Africa's critical infrastructure vulnerable to attack

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The biggest security threats facing Africa are to the continent's critical infrastructure and financial institutions, says cyber security expert Yusuph Kileo.
The biggest security threats facing Africa are to the continent's critical infrastructure and financial institutions, says cyber security expert Yusuph Kileo.

The biggest security threats faced by Africa are to the continent's critical infrastructure and mostly to financial institutions, says Yusuph Kileo, cyber security and digital forensics investigation expert, as well as a speaker at the upcoming ITWeb Security Summit 2015.

"Our financial institutions are using online services, [such as] mobile banking, which has improved our services in terms of reliability, high performance and convenient maintainability, on the one hand.

"On the other hand, [online services] have exposed these financial institutions to cyber attacks. In Tanzania alone, it is estimated that more than $10 billion was lost in 2014, caused by the malware, denial of service attacks, and identity and data theft targeted at financial Institutions," he explains.

The second-biggest cyber security threat in Africa, says Kileo, stems from the misuse of social media, as witnessed in many African states, such as Libya, Tunisia, Kenya, Burundi and SA.

Social media platforms, according to Kileo, have been used to disseminate destructive information, including propaganda that promotes violence, extremist activities, and the recruitment and training of potential terrorists. The transfer of confidential information through social media has been a serious issue needing serious measures, he adds.

Kileo argues the third-biggest threat lies in e-commerce, with identity theft, data theft and fraud being some of the risks associated with doing business online.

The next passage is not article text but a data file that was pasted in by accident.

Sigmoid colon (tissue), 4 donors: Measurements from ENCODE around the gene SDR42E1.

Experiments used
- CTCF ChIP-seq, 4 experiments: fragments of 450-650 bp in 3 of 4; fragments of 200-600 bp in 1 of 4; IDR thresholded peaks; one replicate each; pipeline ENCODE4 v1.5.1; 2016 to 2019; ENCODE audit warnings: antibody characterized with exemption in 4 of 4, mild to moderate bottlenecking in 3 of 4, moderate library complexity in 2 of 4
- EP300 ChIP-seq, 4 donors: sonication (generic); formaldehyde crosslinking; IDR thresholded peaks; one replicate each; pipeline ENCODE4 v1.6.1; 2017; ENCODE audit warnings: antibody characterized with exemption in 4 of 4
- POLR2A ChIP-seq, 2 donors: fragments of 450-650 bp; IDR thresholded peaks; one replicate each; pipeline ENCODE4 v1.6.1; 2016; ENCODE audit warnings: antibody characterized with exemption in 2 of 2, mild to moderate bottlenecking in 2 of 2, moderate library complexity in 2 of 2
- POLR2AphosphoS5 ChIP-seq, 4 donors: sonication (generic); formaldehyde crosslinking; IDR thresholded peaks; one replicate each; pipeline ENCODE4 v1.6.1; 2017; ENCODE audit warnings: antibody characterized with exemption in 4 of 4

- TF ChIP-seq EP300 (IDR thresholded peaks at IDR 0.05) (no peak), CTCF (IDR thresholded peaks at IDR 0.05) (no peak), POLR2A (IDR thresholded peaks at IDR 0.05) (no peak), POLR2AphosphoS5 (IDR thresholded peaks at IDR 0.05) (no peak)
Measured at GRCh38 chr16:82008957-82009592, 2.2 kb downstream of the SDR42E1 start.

To date, Kileo points out, Africa as a continent has rolled out several initiatives to combat cyber attacks. These include the African Union Convention on cyber security; and the HIPSSA project, which was initiated to harmonise ICT policies and legislations in sub-Saharan Africa. In addition, he explains many African countries have benefited from ITU-IMPACT assessments of their cyber threat preparedness and response capabilities.

In terms of the biggest challenges to establishing security initiatives on the African continent, Kileo lists:

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* Decision-makers who do not consider cyber threats a priority;
* Users not being aware of the potential impact of cyber threats, and hence not doing enough to push their governments to take action;
* Lack of knowledgeable experts in the field of cyber security;
* Lack of collaboration - most nations fight cyber crime individually, forgetting these crimes are borderless; and
* Lack of harmonised cyber laws - so far not all African countries have specific cyber laws in place.

Commenting on what African-based businesses and governments should do to better protect themselves against cyber threats, Klieo states competent regulatory and legal frameworks need to be in place, while organisations should also concentrate on capacity-building in the area of information security.

Furthermore, he says, there is a need for improved collaboration between states and organisations about cyber security, and adds that equally important is access to improved technology, the establishment of awareness campaigns and the publication of cyber crime statistics.

See also